Homeowners throughout San Diego County — including those in some of the poorest districts — are paying hundreds of dollars in property taxes each year to pay for the financing of new and updated schools.
The tax burden can vary wildly, depending on such things as property values, number of property owners in a district, amount of the bonds and the kind of deal a school district negotiated.
For example, an inewsource analysis found that a family in the San Ysidro School District last year would have paid about 35 percent more — or about $150 — in bond taxes compared with a family in the Cardiff School District, an upscale beach community where houses are worth twice as much.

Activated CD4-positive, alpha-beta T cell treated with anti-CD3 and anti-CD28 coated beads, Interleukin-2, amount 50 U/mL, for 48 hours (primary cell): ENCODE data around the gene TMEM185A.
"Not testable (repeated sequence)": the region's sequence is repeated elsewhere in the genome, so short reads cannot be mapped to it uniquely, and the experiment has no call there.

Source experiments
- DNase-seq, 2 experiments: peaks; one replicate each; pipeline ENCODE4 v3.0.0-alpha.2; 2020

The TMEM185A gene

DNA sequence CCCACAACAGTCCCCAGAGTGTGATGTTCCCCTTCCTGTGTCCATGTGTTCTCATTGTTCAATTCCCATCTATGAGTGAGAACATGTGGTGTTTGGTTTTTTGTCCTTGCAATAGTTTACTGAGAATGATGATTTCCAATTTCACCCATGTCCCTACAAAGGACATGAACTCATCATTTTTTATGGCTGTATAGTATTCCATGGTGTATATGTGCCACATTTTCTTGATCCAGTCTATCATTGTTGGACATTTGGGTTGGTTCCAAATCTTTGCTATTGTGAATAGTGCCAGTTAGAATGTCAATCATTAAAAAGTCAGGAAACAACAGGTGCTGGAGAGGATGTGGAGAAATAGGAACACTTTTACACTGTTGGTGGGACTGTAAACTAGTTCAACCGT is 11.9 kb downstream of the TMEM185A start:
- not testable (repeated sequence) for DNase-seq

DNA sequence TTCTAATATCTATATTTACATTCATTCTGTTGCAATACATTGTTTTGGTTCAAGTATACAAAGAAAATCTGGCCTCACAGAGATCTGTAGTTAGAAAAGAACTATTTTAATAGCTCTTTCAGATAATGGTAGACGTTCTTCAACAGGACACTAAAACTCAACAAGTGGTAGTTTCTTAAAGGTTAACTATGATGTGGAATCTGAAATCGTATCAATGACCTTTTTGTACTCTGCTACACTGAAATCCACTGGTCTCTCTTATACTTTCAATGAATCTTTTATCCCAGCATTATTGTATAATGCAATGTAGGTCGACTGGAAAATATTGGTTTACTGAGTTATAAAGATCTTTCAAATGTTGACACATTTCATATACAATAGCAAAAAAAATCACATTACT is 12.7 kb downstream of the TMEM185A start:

The median home value — that means half are higher and half are lower — in San Ysidro is $326,100. That means a median tax of $568 is needed to pay for about $329 million of bonds on the elementary and high school districts. In Cardiff, the median home value is $736,600 with a median bond tax bill of $420.
The median amount San Ysidro residents pay in bond taxes is second only to the Rancho Santa Fe School District, where the median house costs $1 million.